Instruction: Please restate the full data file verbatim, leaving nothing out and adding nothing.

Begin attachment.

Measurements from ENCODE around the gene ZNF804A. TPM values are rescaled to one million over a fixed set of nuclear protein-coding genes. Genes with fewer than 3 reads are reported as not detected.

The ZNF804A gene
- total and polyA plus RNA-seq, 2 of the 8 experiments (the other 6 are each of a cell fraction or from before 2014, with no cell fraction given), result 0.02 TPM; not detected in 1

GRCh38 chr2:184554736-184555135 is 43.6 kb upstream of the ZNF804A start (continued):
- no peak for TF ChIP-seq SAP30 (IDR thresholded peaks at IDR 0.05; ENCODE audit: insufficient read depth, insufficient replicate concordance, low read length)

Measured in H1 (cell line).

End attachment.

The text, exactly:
Measurements from ENCODE around the gene ZNF804A. TPM values are rescaled to one million over a fixed set of nuclear protein-coding genes. Genes with fewer than 3 reads are reported as not detected.

The ZNF804A gene
- total and polyA plus RNA-seq, 2 of the 8 experiments (the other 6 are each of a cell fraction or from before 2014, with no cell fraction given), result 0.02 TPM; not detected in 1

GRCh38 chr2:184554736-184555135 is 43.6 kb upstream of the ZNF804A start (continued):
- no peak for TF ChIP-seq SAP30 (IDR thresholded peaks at IDR 0.05; ENCODE audit: insufficient read depth, insufficient replicate concordance, low read length)

Measured in H1 (cell line).